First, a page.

Under deconstruction: Shiso
This new addition to SoBe's "West Side" is cute and neighborhood-y, but unfortunately the booze is still at tourist prices.
By Danny Brody
Is it the air on South Beach that makes restaurant owners go crazy? Or is it the other way around ? Do the Miami Beach inspectors also grab the menu and wine lists and mark everything up an additional 100 percent? Several spots have bucked the trend, notably Sardinia, which has enlivened a formerly dreary corner of Purdy Ave. So keep walking up the street and around the corner to Shiso. The space is beautifully done, as are the customers, but there still seems to be a neighborhood-y feel, especially on a past Tuesday night. Local musicians and other mellow types crowded the two small rooms and the drinks flowed like crazy. But in order to keep the non-tourists coming, someone's gotta do something about those prices.
Let's start with the sakes. Shiso has 11 by the 300ml bottle, from $28 to $55. The Hiro's Milky, which looks lovely at $28, smells and tastes a lot like coconut milk, but with a pungent kick. Most sakes have an alcohol content between 15-25 percent, with most at the lower range. I might recommend the sake-by-the-mini-carafe to get your money's worth, although $12 seems like a lot for what appears to be just a few ounces. Mix it with a $9 Delirium Tremens (9 percent alcohol), and you may start to feel something. Want a glass of Chardonnay? They have the Cavia from Argentina at $9/glass, $38/bottle. Not terrible, but I just paid $6 for it at Publix. Ouch. There's also the Mount Grass, which I'm assuming is Montgras Chardonnay from Chile, for $45. Nothing to say here, really, just like saying Mount Grass.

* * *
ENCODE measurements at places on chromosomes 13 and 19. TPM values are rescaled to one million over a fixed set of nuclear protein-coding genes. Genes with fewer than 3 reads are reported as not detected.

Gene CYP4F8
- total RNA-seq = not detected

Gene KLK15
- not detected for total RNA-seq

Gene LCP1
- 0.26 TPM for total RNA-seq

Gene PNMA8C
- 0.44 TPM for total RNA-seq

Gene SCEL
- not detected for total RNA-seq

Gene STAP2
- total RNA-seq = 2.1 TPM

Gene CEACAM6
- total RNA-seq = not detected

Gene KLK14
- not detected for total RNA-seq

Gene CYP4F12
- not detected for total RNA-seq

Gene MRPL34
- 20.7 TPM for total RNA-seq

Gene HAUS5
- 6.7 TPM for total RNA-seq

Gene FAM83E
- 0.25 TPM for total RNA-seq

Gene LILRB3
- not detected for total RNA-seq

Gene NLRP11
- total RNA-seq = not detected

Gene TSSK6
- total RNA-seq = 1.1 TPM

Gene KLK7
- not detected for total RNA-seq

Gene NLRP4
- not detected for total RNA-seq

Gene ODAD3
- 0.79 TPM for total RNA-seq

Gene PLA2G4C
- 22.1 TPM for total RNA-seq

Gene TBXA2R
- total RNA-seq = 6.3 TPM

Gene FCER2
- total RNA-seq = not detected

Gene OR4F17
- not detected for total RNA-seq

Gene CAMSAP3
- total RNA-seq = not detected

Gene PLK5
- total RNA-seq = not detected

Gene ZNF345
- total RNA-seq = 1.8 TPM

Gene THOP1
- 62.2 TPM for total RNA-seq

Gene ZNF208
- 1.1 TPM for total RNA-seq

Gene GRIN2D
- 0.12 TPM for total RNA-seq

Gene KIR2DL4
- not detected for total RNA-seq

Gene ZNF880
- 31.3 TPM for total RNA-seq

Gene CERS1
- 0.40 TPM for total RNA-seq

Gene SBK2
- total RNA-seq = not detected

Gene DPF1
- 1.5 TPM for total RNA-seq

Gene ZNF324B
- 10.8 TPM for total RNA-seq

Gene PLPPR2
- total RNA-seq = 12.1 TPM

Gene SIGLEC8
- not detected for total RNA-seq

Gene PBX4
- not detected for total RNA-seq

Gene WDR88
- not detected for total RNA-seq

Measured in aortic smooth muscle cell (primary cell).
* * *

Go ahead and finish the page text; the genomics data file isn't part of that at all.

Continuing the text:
The Castle Rock Pinot Noir goes for about $10 retail, and here this potential red wine pairing with Shiso's mostly sushi menu goes for $10/glass, $38/bottle. A perfectly serviceable $10-12 bottle. Upper 30's? No way. And the pattern follows with the rest of the low-end bottles. On the upper end, a really great food-pairing wine from Montgras called Antu Ninquen is a Cabernet and Carmenere blend. The only problem is the price: I have never seen this bottle for more than $20 retail; but here it's priced at a jaw-dropping $85. In fact, most of the bottles seem to be marked up three times retail or more; so either Shiso is getting gouged on price, or someone else is (you). Or both. So enjoy the low-key feel and the friendly faces on the helpful staff while they last. After all, this is South Beach.
Shiso, 1418 20th St., Miami Beach; 305-672-1119; www.shisomiami.com
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